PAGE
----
Is Intermarriage Really the End of American Jews?
In 1990, American Jews decided they had no future.
That was the year when the National Jewish Population Survey (NJPS) revealed that more than half of America’s Jews, 52%, were intermarried.
Intermarried couples weren’t raising their children Jewish, according to the NJPS survey, so it was assumed their grandchildren wouldn’t be Jewish either. It was only a matter of time before American Jews disappeared.
“A second Holocaust” is how one group of Orthodox rabbis described what was happening.
Harvard Law School professor Alan Dershowitz warned that Jews were “in danger of disappearing.” Intermarriage was a “threat to our survival as a people.”
It hasn’t turned out that way.
Recent surveys by Brandeis University’s Cohen Center for Modern Jewish Studies and the Pew Research Center show that 7.6 million Americans identify as Jewish, a 35% increase since 1990.
Immigration by Jews from the former Soviet Union, Israel and elsewhere accounts for some of the increase.
But the other principal cause is intermarriage.
According to Pew, about two-thirds of intermarried couples raise their children Jewish. In a typical intermarried family — one Jewish parent and two kids — this means the Jewish population doubles in a generation.
Intermarriage boosting the number of American Jews was not a scenario many doomsayers imagined possible.
To be sure, some scholars remain pessimistic about American Jewry’s future.
They argue that, although the children of intermarried couples identify as Jewish, they lack the commitment to Jewish learning and culture that previous generations held.
But Len Saxe, Brandeis’ Klutznick Professor of Contemporary Jewish Studies, sees it differently.
“Judaism and Jewish culture are flourishing. American Jews express their Jewishness in diverse ways. But for most, it is a valued part of their identity.”
When the NJPS study on intermarriage appeared in 1990, Barry Shrage was three years into his 30-year tenure as head of Combined Jewish Philanthropies of Greater Boston.
He says the typical reaction to NJPS’ findings was a combination of panic, despair, and rage at the Jews who supposedly abandoned their religion. The consensus was that Jews should do everything possible to prevent interfaith marriage.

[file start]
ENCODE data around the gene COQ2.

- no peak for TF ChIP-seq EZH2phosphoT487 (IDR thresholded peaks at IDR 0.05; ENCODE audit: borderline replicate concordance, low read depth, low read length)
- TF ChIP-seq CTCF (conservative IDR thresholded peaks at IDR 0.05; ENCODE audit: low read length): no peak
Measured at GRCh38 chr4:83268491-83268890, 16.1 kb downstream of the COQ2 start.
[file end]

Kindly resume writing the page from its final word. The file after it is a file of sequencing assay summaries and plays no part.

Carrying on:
Shrage, now head of Brandeis’ Initiative for Jewish Identity, urged another strategy: Make them feel welcome.
CJP now included a message encouraging “the participation of interfaith families, couples and significant others” in all its activities in its correspondence and invitations.
In the 1980s and 1990s, other Jewish organizations and the Reform Judaism movement also grew more accepting of interfaith families.
In 2013, Pew released another survey of American Jews showing nearly two-thirds of intermarried couples were now bringing up their kids Jewish.
In a 2017 article, Brandeis University’s Saxe and several colleagues attributed the transformation, in part, to “the more welcoming and inclusive attitudes and practices toward intermarried families by Jewish organizations.”
For more than two decades, Hadassah-Brandeis Institute (HBI) research associate Keren McGinity has studied what motivates Jews who intermarry to raise their children Jewish. She’s found the decisive factor is the mother’s wishes.
In earlier generations, women who married outside their faith had less influence in determining their children’s religion. But, as McGinity states in her 2009 book, “Still Jewish: A History of Women and Intermarriage in America,” feminism empowered women to bring their kids up as Jews.
The most recent Pew Report, out in 2020, found that children of intermarried parents whose mothers are Jewish were 1.86 times more likely to be raised exclusively Jewish than those whose fathers are Jewish.
But Sylvia Fishman, Brandeis’ Joseph and Esther Foster Professor Emerita in Judaic Studies, says intermarriage has put American Judaism at risk of becoming bland, superficial, and meaningless.
She says the generation of American Jews she began studying more than two decades ago experienced a profound connection to Judaism.
“They felt their Judaism in their kishkes,” she says, using the Yiddish word for “gut.”
But, Fishman says millennials, especially those who grew up in intermarried households, have a much more superficial commitment to Judaism.
As a result, she says, the number of Jews may not be dropping, but “Jewish culture is fading from a large segment of the Jewish population.”
But HBI’s McGinity, who also serves as interfaith specialist at the United Synagogue of Conservative Judaism, remains optimistic.
She cautions against pessimism. Judaism has a remarkable staying power in the face of threats far greater than intermarriage.
Despite past predictions of Jewry’s demise, the reverse happened.
Right now, she says, “we’re in a renaissance.”